Women and American Religion
An old African-American churchgoers' saying rings true for most religious denominations in the United States: Women are the backbone of the church. For centuries, women have been the majority of members in almost all religious groups. They provide essential financial and social support and work tirelessly in the background of all church-based activities. Yet it is largely men who occupy the high rungs of church hierarchy, and they are the ones who get most of the credit. Ann Braude examines the important role of women in American religious history, focusing on their recent admission to public religious leadership and their fight for equal rights and recognition through the centuries. Both noted and little known women--such as Margaret Winthrop, Jarena Lee, Mary Baker Eddy, Henrietta Szold, Aimee Semple McPherson, and Mary Daly--spring to life in the pages of this thorough, passionate book.
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One reform movement especially symbolized the strength women gained from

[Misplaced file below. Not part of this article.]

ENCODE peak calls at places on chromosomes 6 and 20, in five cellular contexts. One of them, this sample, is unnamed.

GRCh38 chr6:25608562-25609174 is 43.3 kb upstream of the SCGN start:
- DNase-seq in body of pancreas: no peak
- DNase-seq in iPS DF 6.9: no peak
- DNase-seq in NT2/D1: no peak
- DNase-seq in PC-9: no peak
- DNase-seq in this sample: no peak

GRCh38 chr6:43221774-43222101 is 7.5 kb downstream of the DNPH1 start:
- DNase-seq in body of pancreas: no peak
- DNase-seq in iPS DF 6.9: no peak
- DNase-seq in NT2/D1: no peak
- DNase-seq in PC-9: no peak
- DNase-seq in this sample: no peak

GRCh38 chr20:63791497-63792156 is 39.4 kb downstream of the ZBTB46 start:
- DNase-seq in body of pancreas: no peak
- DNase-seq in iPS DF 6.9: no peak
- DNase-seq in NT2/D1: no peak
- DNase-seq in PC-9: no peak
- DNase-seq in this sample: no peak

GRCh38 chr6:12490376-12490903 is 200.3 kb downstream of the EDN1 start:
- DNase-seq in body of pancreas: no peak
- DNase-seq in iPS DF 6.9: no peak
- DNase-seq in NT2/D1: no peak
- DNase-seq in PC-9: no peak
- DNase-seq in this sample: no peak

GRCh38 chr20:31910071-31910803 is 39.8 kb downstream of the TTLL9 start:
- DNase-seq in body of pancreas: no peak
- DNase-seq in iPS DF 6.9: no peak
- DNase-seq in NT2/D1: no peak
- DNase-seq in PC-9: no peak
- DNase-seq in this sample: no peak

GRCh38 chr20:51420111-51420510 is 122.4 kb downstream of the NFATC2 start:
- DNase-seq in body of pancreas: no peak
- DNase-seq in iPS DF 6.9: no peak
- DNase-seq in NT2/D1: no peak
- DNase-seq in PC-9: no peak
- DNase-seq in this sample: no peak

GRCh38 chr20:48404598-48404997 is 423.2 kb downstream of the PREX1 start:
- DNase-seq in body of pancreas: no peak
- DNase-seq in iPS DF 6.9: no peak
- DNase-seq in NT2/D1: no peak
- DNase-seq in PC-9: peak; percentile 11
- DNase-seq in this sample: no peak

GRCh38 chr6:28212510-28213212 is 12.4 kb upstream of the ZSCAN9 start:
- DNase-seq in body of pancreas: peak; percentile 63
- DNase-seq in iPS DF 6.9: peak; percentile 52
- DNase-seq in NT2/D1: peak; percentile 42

evangelical Christianity . This was the moral reform movement , aimed at
eliminating prostitution . Advocates hoped to reform both the “ fallen women ”
who worked ...
felt a spiritual bond with the women they hoped to convert . In most parts of Asia ,
local customs denied male missionaries access to women . Only female
missionaries could enter the quarters of upper - class women in India , China , or
Although the white Baptist women hoped that women ' s education would inspire
decorum in black neighborhoods and squash tendencies toward rebellion ,
African - American women viewed women ' s education as a necessity for
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WOMEN IN AMERICAN RELIGIONUser Review - Kirkus
A brisk, informative history of the myriad roles women have played in America's religious history. Braude (Harvard Divinity School) has difficult tasks in this slim, generously illustrated volume: to ... Read full review